Putting down roots in or near Toronto’s Bloor West Village has become desirable, even fashionable, and for excellent reasons.
Situated close to downtown, but deep in the urban forest and modestly scaled, the district is well-served by public transit and arterial streets, which makes getting to the inner city a snap. The pleasant two-storey strip of clothing stores, delis, offices and such along Bloor Street, between High Park and Jane subway stations, invites leisurely strolling and browsing. High Park, the city’s oldest green space, is steps away. When I lived in the area, 30 years ago, it was just coming of age as a thriving urban neighbourhood of families and empty-nesters. Now it’s flourishing, and there’s no mystery about why.
As you might expect, demand for places to live along this stretch of Bloor Street West has attracted the attention of several residential developers. The politicians at city hall have encouraged these entrepreneurs to make proposals by calling for the intensification of Toronto’s principal thoroughfares. Long-time readers of this column know that I generally support the city’s initiative. Many citizens do not. Residents in the affected spots frequently object to what they consider intolerable disruption of small-scaled streetscapes. Condo developers must tread carefully in Hogtown neighbourhoods such as the Beaches, the Annex and Bloor west of High Park, if they dare tread there at all.
Despite this deep-dyed (and in many ways understandable) conservatism, some developers seem to relish the challenge of building in protective districts. Take, for example, Jordan Morassutti, Taylor Morassutti and Robert Fidani, partners in the young, west-end firm North Drive.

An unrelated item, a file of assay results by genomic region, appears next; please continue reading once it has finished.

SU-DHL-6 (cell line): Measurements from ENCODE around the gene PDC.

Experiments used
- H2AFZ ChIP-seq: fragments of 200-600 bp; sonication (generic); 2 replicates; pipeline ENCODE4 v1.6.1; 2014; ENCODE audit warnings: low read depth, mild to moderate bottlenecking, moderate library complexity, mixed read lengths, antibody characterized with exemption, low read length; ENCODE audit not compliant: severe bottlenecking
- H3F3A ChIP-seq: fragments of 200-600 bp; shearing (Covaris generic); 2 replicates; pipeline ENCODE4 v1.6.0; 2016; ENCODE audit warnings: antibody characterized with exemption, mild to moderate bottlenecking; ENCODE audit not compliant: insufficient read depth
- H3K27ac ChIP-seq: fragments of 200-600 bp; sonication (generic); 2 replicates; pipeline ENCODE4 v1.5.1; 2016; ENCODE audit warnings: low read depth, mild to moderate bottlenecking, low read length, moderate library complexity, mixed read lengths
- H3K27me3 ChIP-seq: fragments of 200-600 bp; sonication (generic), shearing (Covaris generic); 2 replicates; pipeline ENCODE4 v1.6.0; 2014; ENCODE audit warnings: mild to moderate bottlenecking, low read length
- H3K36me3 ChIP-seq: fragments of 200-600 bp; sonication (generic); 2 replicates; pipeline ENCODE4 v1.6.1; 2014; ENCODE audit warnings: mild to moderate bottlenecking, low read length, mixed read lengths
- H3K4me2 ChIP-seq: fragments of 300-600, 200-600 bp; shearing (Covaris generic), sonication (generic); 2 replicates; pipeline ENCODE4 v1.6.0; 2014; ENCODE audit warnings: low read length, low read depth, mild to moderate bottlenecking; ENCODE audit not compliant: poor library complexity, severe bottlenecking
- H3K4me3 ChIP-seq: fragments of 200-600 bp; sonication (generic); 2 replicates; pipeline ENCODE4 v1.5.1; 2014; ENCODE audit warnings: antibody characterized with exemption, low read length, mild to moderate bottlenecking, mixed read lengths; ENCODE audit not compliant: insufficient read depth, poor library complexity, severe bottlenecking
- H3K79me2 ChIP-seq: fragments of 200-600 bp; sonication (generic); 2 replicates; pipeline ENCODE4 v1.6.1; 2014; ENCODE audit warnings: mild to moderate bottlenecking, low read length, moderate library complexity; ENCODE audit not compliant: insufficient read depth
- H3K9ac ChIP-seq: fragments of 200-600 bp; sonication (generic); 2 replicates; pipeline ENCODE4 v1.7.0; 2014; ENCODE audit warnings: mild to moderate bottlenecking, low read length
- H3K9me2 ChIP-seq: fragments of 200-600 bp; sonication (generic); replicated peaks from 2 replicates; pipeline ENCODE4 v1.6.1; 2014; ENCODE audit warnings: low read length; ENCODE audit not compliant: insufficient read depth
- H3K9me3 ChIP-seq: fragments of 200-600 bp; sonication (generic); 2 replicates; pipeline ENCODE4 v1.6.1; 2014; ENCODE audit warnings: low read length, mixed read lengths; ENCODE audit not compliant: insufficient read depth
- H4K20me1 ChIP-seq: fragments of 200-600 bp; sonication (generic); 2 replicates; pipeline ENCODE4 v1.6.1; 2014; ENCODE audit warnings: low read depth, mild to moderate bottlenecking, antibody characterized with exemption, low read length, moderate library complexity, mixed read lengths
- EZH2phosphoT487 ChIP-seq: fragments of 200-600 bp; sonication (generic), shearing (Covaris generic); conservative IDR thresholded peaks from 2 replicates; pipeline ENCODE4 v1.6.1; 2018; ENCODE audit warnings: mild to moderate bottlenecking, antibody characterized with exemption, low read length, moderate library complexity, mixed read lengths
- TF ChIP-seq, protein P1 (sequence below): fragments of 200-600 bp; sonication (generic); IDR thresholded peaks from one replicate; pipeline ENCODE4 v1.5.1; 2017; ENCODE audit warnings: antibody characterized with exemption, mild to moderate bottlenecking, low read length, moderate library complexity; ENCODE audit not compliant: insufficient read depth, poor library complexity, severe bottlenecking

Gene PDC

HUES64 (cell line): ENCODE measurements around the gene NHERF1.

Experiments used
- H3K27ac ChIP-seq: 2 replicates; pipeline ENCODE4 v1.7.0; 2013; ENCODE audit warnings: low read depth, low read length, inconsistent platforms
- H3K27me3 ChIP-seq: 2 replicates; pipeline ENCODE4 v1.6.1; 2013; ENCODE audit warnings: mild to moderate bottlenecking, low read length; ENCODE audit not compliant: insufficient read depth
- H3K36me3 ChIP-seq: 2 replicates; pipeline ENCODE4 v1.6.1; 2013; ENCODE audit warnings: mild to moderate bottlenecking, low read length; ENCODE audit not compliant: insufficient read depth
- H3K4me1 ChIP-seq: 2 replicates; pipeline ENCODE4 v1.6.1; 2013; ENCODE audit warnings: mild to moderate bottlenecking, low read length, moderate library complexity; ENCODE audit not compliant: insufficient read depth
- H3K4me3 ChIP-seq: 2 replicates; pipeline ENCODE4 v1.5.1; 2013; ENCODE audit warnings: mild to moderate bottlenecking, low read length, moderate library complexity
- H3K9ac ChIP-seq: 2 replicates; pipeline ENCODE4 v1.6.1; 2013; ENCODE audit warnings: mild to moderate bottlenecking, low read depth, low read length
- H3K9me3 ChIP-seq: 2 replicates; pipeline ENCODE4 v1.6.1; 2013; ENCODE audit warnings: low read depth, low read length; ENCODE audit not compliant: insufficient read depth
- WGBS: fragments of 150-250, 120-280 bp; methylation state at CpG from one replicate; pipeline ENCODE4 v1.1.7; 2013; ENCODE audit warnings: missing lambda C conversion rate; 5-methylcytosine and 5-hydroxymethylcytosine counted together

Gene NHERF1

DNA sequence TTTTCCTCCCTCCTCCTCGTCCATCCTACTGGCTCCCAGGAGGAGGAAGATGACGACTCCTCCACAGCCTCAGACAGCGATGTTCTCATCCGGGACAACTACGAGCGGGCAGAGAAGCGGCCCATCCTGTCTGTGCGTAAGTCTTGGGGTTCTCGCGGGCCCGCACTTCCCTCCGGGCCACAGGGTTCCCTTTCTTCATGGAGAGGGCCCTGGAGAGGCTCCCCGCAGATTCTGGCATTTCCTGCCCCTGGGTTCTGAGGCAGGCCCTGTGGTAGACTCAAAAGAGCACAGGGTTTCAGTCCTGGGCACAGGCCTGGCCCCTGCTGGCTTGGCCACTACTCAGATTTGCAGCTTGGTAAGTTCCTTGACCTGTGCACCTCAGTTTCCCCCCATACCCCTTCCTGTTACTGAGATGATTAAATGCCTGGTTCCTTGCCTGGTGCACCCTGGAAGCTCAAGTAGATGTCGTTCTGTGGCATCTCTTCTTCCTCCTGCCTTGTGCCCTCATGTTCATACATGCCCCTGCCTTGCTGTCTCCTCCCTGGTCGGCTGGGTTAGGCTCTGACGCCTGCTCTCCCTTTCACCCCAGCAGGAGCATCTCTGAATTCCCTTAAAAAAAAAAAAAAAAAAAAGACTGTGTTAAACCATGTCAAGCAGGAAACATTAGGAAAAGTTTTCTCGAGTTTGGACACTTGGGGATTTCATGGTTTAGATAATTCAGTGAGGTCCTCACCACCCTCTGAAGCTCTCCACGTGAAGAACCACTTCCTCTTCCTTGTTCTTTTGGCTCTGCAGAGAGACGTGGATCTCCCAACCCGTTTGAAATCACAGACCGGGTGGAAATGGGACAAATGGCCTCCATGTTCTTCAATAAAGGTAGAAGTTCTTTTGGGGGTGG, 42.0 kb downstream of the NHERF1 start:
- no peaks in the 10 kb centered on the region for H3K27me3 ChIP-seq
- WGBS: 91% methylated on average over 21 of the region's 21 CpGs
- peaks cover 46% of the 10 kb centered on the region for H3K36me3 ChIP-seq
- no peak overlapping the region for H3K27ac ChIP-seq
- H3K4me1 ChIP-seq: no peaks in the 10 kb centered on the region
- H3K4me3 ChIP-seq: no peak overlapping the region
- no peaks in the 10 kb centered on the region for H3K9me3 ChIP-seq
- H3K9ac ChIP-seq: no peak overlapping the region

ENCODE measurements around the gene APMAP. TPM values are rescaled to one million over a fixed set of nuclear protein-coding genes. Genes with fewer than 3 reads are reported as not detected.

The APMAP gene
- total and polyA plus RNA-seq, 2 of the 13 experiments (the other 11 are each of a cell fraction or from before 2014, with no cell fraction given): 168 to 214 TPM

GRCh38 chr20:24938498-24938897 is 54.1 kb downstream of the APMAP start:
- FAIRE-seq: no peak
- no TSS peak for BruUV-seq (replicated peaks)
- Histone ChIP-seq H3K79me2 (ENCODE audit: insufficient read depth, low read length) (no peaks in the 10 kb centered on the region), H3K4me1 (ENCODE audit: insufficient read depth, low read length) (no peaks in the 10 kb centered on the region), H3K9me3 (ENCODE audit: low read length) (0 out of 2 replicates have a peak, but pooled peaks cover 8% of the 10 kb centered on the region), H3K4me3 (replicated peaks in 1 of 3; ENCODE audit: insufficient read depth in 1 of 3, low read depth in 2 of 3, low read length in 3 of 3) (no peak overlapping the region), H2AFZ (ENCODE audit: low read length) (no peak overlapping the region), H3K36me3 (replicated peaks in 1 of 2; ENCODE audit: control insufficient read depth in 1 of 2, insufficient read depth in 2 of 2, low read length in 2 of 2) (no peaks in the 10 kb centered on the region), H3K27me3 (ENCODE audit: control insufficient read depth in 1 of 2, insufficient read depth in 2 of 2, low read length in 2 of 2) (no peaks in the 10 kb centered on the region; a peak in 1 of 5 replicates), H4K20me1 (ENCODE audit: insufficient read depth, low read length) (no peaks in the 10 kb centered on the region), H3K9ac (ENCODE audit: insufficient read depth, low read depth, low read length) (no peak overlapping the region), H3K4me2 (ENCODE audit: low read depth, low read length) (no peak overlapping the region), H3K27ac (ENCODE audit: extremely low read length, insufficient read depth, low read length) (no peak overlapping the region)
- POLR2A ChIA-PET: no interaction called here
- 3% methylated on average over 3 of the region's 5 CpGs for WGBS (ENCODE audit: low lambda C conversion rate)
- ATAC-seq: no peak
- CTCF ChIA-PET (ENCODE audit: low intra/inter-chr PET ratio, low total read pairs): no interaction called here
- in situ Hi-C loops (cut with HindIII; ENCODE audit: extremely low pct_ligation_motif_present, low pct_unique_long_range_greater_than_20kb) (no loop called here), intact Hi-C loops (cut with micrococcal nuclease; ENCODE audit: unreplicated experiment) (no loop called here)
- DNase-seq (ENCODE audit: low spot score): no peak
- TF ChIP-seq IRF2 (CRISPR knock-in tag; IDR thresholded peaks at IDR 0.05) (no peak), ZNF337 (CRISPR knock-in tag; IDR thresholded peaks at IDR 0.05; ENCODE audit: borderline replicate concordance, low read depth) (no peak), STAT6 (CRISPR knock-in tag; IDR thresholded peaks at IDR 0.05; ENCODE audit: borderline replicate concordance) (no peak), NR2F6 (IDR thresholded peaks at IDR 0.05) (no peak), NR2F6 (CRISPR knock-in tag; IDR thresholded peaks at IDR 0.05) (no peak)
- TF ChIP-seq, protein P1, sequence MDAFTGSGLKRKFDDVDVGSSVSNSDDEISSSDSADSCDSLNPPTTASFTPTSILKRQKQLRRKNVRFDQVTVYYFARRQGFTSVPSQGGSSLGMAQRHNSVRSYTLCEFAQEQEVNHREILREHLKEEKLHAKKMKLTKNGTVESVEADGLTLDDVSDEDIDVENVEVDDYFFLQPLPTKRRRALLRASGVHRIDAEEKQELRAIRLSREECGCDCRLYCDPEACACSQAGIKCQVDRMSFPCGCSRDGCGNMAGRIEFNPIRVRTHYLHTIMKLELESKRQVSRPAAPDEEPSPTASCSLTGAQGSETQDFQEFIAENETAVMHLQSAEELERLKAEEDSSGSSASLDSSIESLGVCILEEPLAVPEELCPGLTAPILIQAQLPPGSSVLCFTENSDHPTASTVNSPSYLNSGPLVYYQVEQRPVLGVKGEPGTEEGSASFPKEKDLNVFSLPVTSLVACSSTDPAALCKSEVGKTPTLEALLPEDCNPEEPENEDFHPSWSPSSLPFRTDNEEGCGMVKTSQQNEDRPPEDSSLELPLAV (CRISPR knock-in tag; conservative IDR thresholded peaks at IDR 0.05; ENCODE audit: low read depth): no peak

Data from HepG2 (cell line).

This ambitious group already has one high-density project under construction in the vicinity of Bloor West Village. (It’s called the High Park, and is rising at 1990 Bloor St. W.) And they are coming back for more. Picnic, as their second condo block in the neighbourhood will be known, is slated to go up at 2114 Bloor St. W, the site of a completely forgettable storefront structure that nobody will miss.
“We know Bloor West, having spent our whole lives here,” Jordan Morassutti said in a statement, “and we believe that if we build thoughtful, impeccably-crafted buildings that cater to end-users, the market will respond.”
The end-users Mr. Morassutti especially has in mind, he said in an interview, are people who have lived out their family years in the area, but now require less floor-space, and who want to stay in the place where they’ve spent many good years.
For the Picnic, most, but not all, of the nine-storey building’s 68 units are two-bedroom suites. They range from 660 to 1,250 square feet, Mr. Morassutti said, and from $430,000 to about $1-million. At those compact square-footages and middling prices, the apartments probably will be attractive to local down-sizers – although they could also serve as convenient starter-homes for couples in the early stages of rearing a family. (In terms of what’s available, Picnic will be more narrowly focused than the High Park, where sizes vary from 428 square feet to 2,000 square feet. Initial asking prices there ran from the $300,000s to $1.5-million and beyond.)
Designed for North Drive by Quadrangle Architects (which also did The High Park), Picnic promises to be a well-made, unspectacular instance of neighbourly respect for the low-rise fabric round about. It won’t cause passersby to stop in wonder. The grid that frames the glass walls, for example, will be clad by that old Toronto standby, red brick. Like your basic Bay Street business suit, the building is respectable, responsible – and rather like every other outfit in the office.
But it has been carefully tailored for its site. The principal façade, with 4,500 square feet of retail at the base, fronts on to Bloor Street. But instead of putting all the design energy into the most public face, and leaving the hindquarters undressed, the architects have kitted out the rear façade as fully as the streetside one. (Renderings suggest the back of Picnic may be a dash more interesting than the front.)
By making the rear the object of art and thought, and not letting it be a mere afterthought, Quadrangle causes its building to give a polite nod to the elderly single-family homes behind Picnic that might otherwise think themselves ignored by this citified youngster.
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